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One of the most used examples of price anchoring is probably the “suggested retail price”. When showing the regular price and the sale price together, the sale price is anchored to the regular price and thus seem like a cheap bargain – even when the sale price wouldn’t have seem like a big deal without the comparison. A cheap price doesn’t become a big deal unless we compare it with a more expensive price – or item. What’s even more: we are inherently bad at remembering what price we typically pay, even for our favorite items.
- Set the initial anchor. Present an initial anchor price or offer to influence subsequent negotiations in your favor.
- Anchor within an acceptable range. A high price makes all others seem cheaper as long as the high price is within an acceptable and plausible range. When anchored within an acceptable range, people tend to accept the anchor rather than start adjusting down.
- Experience weakens the effect. Anchoring is more effectful dealing with new concepts or objects and is weaker in effect dealing with individuals with higher cognitive ability or when dealing with those who have experience buying the product you’re selling.
The first piece of information offered tend to automatically become the anchor from which subsequent judgments are made. Nothing is cheap or expensive by itself, but it could be, compared to something else. Anchoring can influence whether we find a product good or not – and in some cases whether we think it is fair to pay or to be paid for a product or service. People will anchor whether you intend for them to do so or not.
An initial value, the “anchor”, serves as a mental benchmark or starting point for estimating an unknown quantity. When first being presented with an anchor value, it is as if the anchor exerts a magnetic attraction, pulling estimates closer to itself. Anchoring works – even when the initial anchor doesn’t represent a reasonable number.
By adding a high priced item to your list of products makes everything else near it look like a relative bargain. When we estimate a numerical value we tend to be susceptible to the power of suggestion. Any related value that we hear just before we make our estimate has a big statistical proven impact on what number we’re going to estimate. Even when warned beforehand about the persuasive powers of anchoring we cannot help but relate information presented alongside when we estimate what’s a fair price or value1.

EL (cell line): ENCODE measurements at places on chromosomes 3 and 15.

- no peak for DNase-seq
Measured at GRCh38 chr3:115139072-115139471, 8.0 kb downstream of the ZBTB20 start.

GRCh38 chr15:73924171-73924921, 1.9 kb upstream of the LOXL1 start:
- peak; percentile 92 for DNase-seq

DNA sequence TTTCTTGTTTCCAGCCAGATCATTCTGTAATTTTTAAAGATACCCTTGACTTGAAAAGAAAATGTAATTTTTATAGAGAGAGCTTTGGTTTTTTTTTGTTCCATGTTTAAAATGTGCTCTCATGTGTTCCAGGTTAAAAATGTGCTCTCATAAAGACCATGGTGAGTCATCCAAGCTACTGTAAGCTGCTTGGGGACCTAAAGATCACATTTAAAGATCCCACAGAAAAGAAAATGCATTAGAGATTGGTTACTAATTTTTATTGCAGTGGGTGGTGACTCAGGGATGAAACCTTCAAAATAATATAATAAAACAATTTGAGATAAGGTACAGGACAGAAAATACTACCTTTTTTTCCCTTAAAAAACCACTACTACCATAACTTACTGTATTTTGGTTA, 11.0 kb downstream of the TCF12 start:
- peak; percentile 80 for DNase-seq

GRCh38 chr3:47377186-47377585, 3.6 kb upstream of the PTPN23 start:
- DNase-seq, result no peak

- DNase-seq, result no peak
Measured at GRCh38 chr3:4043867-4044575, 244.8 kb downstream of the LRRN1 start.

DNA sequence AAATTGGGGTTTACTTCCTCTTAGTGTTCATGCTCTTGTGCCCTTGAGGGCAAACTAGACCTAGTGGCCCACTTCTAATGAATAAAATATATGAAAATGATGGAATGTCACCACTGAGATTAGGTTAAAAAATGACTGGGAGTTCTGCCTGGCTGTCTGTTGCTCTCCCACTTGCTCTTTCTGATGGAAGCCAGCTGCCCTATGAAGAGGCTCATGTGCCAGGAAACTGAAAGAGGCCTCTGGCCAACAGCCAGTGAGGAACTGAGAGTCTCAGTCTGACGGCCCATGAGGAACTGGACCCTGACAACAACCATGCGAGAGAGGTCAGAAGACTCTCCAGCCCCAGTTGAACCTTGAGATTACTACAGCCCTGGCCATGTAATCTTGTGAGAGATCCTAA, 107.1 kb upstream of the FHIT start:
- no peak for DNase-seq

This is also the reason why it’s a good idea to get your number in first in a negotiation rather than letting your opponent name a number first
William Hunt1 described two types of anchoring: contrast anchoring and assimilation anchoring. The two types of anchoring have opposite effects.
Contrast anchoring occurs when you compare two stimuli. When you stare into the head-lights of a car, its surroundings look dark.
Here, subjective perceptions are displayed away from the anchor.
Assimilation anchoring occurs when you have to invent an answer – given one or more possible responses. This is the kind of anchoring played mostly on by marketeers as they list the before price of a discounted product.
Here, responses are drawn toward the anchor.
What qualifies as an anchor
Harry Helson1 listed the following as qualifying for an anchor: “recency, frequency, intensity, area, duration, and higher-order attributes such as meaningfulness, familiarity, and ego-involvement.”
The anchoring effect is one of the most robust cognitive heuristics. It was first coined by Muzafer Sherif in 1958, but revitalised by Tversky and Kahneman’s seminal article on Judgement under uncertainty in 1974.
1 William Poundstone, Hill and Wang (2010). Priceless: The Myth of Fair Value (and How to Take Advantage of it)
2 Price Anchoring, Or Why a $499 iPad Seems Inexpensive by Matthew Amster-Burton
3 Tversky, A., & Kahneman, D. (1974). Judgment under uncertainty: Heuristics and biases. Science, 185(4157), 1124–1131.
7 Sherif, M., Taub, D., & Hovland, C. I. (1958). Assimilation and contrast effects of anchoring stimuli on judgments. Journal of Experimental Psychology, 55(2), 150–155.